Scary thought: Maybe the Rust Belt is the whole U.S. now?

Recession is upon us, economists seem to agree, and now we need only discuss how to get out of it.  One popular solution is to cut interest rates and print money.  That has worked in the past for most of the U.S., but it did not work for Rust Belt states and cities such as Michigan, Cleveland, and Buffalo.  The Rust Belt was unattractive to new business investment due to its high labor costs, high taxes (many of which were necessary to pay for commitments made decades earlier, either bonds or pensions for public employee unions), and inner-city crime (Detroit).  Companies did invest the newly printed money, but they invested it in other regions of the U.S.

The Federal Reserve Bank is cutting interest rates, printing money, and ladling out the public’s cash to mortage speculators.  When folks get their hands on this money, will they invest it in things that will cause the U.S. GDP to grow in the long run?  Consumers will buy stuff, presumably manufactured items made in China or oil from Venezuela and the Middle East.  Companies will invest some of the money, but presumably where they think it is most efficient to invest.  In the old days, U.S. companies nearly always invested somewhere in the U.S.  China was closed to foreign investment.  India was tangled in bureaucracy and regulations.  South America was unstable politically.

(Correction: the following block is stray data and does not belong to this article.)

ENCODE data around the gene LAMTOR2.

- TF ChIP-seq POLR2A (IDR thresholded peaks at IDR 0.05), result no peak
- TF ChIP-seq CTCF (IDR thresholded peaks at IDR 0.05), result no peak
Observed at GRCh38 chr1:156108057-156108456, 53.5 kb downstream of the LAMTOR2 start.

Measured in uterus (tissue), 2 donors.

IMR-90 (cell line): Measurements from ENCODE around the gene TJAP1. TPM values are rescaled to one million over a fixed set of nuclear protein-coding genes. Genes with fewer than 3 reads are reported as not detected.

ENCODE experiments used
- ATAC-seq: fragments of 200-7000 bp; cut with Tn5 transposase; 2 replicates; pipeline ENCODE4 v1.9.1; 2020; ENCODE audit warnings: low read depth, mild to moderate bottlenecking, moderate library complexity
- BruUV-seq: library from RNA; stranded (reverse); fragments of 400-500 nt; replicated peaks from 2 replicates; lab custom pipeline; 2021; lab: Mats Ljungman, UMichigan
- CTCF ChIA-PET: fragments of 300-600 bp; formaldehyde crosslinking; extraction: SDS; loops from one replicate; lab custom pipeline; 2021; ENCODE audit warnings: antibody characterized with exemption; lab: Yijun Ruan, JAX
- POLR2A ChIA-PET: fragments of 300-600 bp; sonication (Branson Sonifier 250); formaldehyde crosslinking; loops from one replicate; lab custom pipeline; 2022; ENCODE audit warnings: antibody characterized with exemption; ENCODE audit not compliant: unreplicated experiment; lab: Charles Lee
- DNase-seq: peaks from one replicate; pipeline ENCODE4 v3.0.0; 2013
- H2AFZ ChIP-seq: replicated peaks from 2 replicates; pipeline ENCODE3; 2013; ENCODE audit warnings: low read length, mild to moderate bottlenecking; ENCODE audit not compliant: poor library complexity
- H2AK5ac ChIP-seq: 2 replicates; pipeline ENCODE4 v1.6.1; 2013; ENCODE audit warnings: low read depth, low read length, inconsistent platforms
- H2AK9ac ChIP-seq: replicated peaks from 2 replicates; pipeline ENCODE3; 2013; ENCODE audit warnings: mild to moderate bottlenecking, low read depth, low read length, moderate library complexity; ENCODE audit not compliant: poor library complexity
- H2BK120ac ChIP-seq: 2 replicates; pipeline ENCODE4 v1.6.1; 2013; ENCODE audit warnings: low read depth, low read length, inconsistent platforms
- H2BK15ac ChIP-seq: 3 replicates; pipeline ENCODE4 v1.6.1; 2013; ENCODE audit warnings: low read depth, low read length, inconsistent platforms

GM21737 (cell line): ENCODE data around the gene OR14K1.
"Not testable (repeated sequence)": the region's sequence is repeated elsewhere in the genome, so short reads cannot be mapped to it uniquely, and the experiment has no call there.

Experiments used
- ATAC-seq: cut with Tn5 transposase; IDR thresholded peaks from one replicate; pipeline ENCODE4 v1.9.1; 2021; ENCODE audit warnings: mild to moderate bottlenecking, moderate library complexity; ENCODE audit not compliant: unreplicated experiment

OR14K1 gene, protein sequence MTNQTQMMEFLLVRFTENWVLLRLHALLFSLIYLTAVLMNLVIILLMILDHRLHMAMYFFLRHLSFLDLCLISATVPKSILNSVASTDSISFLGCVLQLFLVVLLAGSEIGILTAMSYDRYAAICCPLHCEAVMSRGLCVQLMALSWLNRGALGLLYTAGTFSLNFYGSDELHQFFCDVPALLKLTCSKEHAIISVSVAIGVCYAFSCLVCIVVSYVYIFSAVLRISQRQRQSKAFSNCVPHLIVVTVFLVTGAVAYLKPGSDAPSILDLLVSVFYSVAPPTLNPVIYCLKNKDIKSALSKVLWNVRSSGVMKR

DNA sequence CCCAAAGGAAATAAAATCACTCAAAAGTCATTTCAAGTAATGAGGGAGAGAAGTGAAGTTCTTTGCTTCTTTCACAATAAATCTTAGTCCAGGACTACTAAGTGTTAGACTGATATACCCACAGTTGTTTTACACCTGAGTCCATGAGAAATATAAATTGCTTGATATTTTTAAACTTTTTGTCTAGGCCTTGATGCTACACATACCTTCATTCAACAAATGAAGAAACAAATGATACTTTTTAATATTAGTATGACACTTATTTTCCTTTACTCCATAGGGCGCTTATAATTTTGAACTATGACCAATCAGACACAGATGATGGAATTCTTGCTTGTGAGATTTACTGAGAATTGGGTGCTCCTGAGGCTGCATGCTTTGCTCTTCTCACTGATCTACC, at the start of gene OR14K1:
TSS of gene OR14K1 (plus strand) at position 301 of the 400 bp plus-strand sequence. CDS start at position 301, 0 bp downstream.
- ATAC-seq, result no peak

How does the U.S. stack up right now as a place to invest?  Our workers are expensive because the cost of living here is high and their taxes need to be high enough to pay for a lavish government sector and an Iraq adventure that Joseph Stiglitz estimates will cost $3 trillion, a sizable fraction of our annual $14 trillion GDP.  Our college graduates are roughly equivalent in ability to other nations’ high school graduates (story) and a lot of our high school graduates could not compete on the world market for any jobs other than manual labor.  Our transportation system is comprehensive, but traffic jams can take an hour or more out of a worker’s day.  Unlike other countries, we have no plans to implement congestion pricing.  In communications, we lag countries such as South Korea in broadband speed and percentage of households connected; we lag all of Europe and most of Asia in mobile phone coverage.  Our consumer market is huge, but it is also brutally competitive and most consumers have all of the stuff that they need; emerging middle classes in India, China, and Arab countries represent more of a profit opportunity.

If we handed out $500 billion right now to U.S. businesses and told them to invest it, how much of that investment would happen here in the U.S.?

10 thoughts on “Scary thought: Maybe the Rust Belt is the whole U.S. now?

  1. Is there a joker in the deck?